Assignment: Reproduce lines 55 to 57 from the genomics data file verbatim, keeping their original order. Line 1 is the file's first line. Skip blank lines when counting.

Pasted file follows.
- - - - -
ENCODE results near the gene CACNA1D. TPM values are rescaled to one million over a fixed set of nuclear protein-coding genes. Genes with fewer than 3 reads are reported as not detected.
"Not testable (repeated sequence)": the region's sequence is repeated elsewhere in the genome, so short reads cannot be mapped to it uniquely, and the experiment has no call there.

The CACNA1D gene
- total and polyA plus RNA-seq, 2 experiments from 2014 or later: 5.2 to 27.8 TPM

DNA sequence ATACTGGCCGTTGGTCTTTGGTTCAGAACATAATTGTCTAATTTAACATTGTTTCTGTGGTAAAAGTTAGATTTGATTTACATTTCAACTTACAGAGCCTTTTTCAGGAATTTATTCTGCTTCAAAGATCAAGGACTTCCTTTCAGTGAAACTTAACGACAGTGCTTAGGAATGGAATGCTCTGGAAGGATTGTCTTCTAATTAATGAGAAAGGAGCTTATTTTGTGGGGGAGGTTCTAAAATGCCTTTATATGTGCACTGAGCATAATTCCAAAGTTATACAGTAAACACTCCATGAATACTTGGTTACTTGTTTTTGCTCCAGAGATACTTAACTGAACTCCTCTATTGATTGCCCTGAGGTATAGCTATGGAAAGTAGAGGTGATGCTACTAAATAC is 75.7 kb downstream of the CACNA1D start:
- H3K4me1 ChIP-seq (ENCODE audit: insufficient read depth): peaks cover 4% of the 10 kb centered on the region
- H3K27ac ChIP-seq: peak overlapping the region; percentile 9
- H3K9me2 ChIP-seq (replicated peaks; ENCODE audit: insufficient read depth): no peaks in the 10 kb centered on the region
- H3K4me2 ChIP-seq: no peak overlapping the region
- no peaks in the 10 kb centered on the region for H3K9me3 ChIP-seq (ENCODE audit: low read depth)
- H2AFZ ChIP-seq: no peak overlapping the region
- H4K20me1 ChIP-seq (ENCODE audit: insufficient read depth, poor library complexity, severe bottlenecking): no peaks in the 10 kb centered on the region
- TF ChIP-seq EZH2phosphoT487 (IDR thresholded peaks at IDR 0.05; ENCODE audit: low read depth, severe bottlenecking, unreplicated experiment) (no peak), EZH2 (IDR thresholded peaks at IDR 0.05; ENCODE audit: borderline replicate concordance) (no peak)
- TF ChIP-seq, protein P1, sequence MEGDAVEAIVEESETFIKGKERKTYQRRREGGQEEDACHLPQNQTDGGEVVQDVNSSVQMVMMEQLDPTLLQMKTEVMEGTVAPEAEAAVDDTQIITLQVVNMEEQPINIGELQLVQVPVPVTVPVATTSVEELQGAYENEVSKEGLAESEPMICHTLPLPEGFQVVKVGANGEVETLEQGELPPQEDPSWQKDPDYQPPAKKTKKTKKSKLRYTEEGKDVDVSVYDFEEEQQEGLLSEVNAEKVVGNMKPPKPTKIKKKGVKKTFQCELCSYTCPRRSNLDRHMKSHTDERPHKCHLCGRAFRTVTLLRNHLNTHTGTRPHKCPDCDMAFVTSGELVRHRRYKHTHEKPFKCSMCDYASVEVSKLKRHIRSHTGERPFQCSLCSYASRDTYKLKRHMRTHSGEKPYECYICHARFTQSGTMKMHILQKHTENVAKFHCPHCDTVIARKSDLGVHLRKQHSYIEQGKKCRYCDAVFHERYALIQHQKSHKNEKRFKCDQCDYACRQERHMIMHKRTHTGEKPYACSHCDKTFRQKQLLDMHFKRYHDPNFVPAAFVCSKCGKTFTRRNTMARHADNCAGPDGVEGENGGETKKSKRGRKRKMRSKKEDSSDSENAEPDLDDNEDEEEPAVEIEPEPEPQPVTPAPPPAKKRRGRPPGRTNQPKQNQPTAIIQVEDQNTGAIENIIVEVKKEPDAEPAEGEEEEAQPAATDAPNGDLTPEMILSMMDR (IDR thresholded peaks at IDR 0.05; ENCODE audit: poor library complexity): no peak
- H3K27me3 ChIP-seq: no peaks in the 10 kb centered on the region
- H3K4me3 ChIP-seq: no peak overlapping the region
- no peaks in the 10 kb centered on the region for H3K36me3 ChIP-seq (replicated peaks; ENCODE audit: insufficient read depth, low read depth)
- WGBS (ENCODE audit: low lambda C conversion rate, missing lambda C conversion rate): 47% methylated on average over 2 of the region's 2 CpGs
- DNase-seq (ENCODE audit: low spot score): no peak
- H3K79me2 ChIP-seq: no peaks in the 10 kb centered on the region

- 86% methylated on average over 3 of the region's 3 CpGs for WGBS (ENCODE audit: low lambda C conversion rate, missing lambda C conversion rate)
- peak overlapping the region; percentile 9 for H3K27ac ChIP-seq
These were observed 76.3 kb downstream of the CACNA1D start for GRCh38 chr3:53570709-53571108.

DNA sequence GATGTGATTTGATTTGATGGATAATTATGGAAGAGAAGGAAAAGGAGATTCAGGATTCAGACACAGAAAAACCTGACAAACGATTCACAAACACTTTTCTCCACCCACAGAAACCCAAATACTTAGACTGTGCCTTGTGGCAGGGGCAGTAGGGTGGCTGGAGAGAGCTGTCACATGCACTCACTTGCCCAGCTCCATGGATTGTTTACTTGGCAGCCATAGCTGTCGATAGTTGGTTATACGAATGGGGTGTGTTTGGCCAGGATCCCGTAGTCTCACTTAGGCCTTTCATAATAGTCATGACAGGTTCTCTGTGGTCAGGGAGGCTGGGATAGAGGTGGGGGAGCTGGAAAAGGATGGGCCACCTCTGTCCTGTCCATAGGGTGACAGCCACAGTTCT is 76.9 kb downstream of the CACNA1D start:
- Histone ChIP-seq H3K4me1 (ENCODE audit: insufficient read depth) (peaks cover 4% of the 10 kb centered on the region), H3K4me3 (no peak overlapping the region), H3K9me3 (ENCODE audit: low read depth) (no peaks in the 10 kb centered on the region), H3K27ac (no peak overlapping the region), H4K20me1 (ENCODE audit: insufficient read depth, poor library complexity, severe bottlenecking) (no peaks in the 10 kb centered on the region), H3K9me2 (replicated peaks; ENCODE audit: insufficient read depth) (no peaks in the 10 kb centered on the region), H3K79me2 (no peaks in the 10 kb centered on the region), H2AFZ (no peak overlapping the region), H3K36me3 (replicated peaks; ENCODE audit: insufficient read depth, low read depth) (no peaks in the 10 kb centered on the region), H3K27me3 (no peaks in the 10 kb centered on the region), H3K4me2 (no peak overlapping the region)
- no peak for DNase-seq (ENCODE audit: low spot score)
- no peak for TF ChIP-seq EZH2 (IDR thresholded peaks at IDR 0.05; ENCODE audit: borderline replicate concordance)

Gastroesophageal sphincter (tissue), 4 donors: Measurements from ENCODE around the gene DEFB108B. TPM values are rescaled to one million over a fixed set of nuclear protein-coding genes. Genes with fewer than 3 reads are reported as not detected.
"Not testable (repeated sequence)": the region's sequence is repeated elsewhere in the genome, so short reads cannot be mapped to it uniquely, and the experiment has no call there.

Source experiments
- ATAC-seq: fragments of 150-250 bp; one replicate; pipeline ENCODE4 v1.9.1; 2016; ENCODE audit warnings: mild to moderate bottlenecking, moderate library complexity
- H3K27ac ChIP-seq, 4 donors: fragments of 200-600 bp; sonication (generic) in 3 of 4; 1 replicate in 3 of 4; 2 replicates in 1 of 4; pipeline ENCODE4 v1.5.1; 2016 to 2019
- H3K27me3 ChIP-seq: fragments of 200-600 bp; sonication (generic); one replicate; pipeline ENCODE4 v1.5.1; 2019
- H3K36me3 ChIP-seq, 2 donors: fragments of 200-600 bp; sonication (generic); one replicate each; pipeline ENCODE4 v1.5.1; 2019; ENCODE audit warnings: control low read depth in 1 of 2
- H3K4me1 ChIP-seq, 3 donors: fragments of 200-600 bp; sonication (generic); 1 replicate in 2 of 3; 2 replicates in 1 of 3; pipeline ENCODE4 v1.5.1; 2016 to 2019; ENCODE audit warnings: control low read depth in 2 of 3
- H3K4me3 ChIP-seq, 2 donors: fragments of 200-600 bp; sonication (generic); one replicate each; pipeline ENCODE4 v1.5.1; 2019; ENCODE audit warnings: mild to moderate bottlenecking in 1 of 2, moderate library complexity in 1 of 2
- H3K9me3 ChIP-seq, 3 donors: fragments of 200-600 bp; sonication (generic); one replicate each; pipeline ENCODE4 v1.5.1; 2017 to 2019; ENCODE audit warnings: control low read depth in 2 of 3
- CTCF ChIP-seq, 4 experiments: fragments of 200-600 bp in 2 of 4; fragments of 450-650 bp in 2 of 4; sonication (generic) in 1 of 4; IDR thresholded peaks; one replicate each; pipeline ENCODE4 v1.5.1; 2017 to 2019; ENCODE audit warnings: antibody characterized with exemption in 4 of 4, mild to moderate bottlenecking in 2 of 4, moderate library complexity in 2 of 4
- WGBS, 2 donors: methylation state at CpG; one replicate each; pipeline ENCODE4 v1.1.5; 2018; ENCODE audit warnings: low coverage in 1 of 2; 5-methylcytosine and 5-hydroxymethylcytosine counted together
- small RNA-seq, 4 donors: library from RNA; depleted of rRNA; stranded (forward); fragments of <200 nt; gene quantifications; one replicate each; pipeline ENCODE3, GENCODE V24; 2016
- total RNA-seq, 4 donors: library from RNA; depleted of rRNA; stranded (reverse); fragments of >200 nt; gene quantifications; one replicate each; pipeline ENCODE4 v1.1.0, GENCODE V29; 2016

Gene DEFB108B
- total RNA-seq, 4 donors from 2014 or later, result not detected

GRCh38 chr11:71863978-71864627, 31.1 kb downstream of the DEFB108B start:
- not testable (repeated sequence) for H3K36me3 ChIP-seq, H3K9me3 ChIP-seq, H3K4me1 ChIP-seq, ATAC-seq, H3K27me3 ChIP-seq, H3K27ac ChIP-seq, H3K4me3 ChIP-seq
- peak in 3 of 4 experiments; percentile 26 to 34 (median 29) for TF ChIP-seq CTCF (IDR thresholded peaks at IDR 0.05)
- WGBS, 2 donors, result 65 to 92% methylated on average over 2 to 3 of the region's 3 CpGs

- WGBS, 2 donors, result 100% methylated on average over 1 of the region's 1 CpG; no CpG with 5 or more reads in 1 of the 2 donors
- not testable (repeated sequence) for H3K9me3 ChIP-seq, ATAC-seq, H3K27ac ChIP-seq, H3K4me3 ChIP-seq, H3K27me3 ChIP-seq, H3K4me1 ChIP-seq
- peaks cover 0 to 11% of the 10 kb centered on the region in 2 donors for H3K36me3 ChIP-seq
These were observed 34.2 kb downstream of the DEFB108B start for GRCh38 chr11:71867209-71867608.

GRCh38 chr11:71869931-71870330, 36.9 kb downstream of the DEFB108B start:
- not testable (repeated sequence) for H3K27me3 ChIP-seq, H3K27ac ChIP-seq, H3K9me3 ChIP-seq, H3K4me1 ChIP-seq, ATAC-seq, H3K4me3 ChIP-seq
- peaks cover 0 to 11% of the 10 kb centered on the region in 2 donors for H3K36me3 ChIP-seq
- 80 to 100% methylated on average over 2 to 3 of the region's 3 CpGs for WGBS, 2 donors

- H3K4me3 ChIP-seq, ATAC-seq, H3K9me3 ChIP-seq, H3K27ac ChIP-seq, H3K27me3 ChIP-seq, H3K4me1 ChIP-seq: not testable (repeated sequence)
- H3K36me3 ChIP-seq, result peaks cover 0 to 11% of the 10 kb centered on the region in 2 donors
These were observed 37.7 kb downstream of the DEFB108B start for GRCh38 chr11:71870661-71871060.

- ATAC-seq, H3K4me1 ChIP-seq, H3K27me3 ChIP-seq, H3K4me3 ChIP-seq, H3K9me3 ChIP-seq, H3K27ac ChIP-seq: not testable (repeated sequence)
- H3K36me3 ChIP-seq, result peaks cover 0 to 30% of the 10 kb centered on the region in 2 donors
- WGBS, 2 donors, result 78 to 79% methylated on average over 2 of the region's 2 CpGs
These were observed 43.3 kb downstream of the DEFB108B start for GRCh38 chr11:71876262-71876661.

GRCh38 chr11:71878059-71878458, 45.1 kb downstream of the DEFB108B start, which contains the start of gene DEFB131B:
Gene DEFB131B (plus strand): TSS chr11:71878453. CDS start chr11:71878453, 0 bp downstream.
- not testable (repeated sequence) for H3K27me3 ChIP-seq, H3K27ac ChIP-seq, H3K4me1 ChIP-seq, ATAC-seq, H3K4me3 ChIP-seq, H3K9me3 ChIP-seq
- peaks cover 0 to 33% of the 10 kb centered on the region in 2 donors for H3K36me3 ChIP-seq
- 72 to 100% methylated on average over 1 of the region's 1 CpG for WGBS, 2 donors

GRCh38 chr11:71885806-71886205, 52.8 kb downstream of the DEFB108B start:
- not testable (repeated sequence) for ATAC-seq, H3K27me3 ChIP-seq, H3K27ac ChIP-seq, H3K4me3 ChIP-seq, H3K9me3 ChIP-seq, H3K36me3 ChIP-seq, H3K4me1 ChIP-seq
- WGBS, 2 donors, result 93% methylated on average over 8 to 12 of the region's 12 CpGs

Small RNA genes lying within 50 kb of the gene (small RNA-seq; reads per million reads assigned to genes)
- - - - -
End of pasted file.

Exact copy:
- 80 to 100% methylated on average over 2 to 3 of the region's 3 CpGs for WGBS, 2 donors

- H3K4me3 ChIP-seq, ATAC-seq, H3K9me3 ChIP-seq, H3K27ac ChIP-seq, H3K27me3 ChIP-seq, H3K4me1 ChIP-seq: not testable (repeated sequence)
- H3K36me3 ChIP-seq, result peaks cover 0 to 11% of the 10 kb centered on the region in 2 donors